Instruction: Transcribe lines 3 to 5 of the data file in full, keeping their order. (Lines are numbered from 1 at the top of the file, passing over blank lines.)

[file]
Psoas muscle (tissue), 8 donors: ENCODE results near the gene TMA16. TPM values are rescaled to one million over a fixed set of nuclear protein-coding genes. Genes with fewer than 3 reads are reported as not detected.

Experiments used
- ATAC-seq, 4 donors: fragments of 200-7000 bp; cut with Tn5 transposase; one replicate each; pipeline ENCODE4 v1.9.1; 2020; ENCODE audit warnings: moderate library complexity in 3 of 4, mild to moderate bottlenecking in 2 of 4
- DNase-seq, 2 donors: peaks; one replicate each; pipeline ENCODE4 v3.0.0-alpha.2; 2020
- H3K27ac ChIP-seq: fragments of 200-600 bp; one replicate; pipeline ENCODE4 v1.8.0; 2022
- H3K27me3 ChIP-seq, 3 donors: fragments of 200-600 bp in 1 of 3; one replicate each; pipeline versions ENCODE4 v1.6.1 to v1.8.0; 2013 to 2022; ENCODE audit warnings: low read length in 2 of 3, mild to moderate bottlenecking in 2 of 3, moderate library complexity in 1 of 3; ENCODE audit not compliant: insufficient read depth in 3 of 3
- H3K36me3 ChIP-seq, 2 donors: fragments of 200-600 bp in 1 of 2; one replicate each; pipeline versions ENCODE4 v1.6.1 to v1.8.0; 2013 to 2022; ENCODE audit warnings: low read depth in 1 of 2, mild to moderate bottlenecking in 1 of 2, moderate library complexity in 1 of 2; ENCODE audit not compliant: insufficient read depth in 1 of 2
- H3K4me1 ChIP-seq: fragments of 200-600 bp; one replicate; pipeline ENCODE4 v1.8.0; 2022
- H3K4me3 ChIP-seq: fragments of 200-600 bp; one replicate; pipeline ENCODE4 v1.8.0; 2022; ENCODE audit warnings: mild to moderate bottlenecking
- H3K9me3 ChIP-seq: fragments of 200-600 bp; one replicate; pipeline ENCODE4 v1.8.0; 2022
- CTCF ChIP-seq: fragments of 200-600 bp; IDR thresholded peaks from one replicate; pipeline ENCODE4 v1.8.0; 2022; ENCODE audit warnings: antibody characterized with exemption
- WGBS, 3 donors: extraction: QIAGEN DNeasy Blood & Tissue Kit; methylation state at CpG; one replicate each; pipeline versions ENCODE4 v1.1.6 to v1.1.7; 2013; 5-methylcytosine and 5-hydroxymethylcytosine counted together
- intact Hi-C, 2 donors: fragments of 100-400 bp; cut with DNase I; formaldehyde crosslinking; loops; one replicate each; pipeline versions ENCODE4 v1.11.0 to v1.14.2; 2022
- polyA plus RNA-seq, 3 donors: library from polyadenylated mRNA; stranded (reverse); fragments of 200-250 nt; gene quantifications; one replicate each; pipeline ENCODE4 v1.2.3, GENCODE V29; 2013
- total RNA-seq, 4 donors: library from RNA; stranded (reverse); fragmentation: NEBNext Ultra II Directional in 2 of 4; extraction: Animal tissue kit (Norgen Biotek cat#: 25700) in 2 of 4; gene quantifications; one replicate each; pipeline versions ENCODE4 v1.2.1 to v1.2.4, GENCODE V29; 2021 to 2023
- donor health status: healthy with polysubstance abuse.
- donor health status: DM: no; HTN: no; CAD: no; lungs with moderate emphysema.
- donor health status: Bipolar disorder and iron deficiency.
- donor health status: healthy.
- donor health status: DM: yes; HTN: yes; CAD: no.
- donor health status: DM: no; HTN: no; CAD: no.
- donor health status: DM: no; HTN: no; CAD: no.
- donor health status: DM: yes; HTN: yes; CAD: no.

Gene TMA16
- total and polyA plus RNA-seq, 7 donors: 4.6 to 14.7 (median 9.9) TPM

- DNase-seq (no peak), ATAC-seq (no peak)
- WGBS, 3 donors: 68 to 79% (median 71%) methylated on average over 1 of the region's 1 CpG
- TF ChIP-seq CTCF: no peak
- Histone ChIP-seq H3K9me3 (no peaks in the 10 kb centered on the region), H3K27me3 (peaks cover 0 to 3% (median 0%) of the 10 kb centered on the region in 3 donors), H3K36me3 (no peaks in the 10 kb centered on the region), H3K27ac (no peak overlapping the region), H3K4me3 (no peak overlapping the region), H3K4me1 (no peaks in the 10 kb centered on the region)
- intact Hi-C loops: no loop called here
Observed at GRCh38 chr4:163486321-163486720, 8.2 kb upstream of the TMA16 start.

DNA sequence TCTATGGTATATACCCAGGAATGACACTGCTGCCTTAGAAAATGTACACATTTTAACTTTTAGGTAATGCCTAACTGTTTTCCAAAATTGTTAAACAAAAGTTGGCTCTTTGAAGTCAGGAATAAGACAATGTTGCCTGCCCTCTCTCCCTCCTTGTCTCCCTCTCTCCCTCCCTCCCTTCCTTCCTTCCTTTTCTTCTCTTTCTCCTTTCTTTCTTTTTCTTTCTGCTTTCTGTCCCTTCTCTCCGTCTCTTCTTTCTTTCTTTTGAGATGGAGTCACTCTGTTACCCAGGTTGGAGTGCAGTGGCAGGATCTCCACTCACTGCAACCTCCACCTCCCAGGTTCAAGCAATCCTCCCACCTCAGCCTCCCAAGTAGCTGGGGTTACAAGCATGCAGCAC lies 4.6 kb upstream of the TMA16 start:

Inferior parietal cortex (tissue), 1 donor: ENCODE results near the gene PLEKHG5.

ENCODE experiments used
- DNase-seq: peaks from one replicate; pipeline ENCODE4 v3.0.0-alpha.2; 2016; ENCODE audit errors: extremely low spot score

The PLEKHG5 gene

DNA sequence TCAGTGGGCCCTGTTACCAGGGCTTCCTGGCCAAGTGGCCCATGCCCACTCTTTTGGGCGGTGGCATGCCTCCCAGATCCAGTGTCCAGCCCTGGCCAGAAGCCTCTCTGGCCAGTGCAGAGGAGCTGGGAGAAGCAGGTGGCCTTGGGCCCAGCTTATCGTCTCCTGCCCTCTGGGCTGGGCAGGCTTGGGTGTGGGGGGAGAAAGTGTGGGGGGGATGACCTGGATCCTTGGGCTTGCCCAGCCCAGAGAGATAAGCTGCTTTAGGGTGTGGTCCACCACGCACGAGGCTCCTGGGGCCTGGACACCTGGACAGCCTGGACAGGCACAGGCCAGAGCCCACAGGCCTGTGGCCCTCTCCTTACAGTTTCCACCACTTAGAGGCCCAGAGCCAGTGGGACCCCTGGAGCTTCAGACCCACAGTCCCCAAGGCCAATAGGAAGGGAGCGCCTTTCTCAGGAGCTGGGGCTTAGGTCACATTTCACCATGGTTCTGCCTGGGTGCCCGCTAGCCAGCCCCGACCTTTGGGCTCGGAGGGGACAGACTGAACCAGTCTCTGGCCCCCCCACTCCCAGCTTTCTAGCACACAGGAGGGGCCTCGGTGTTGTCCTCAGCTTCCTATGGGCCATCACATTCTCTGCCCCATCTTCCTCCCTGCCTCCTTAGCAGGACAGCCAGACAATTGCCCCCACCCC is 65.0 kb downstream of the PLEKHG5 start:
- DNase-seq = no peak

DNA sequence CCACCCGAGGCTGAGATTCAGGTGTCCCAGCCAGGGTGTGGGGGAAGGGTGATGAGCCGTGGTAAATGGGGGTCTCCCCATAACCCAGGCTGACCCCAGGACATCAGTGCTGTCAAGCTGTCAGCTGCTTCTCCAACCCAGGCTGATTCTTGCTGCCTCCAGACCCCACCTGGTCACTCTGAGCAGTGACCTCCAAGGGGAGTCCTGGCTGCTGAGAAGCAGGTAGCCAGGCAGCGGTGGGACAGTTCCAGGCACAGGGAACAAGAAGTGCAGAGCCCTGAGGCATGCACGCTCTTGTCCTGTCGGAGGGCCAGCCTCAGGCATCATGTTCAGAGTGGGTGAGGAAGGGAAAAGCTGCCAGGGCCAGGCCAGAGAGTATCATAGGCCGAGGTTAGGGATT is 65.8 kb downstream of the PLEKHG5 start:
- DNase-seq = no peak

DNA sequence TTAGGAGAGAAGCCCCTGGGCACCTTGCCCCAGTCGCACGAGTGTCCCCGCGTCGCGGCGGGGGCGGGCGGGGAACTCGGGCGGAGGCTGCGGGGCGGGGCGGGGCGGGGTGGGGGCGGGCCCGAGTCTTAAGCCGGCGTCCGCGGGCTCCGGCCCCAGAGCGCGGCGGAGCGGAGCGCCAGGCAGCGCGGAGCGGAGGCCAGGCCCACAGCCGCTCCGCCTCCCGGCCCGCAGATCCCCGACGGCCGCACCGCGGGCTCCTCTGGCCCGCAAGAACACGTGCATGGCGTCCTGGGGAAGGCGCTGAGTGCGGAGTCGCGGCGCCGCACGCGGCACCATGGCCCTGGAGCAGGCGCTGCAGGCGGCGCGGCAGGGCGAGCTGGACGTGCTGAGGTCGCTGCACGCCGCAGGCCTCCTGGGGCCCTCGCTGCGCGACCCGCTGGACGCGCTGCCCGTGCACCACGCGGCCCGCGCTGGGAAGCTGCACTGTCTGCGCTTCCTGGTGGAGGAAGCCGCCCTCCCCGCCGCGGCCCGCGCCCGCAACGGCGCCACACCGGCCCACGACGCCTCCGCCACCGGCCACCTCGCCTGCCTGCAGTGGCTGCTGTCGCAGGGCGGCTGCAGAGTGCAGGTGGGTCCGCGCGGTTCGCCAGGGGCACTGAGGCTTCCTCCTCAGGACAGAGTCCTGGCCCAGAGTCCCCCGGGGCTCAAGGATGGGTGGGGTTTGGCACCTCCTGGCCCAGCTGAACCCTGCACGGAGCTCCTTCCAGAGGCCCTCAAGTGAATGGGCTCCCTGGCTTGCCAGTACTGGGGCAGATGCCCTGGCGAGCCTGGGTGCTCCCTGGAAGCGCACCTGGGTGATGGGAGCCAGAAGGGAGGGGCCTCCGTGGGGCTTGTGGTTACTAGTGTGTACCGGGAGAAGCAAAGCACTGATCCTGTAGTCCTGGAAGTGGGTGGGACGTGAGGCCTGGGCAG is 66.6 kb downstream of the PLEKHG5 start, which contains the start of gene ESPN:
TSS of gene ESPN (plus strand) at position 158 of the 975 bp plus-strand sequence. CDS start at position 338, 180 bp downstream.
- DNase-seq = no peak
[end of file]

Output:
- ATAC-seq, 4 donors: fragments of 200-7000 bp; cut with Tn5 transposase; one replicate each; pipeline ENCODE4 v1.9.1; 2020; ENCODE audit warnings: moderate library complexity in 3 of 4, mild to moderate bottlenecking in 2 of 4
- DNase-seq, 2 donors: peaks; one replicate each; pipeline ENCODE4 v3.0.0-alpha.2; 2020
- H3K27ac ChIP-seq: fragments of 200-600 bp; one replicate; pipeline ENCODE4 v1.8.0; 2022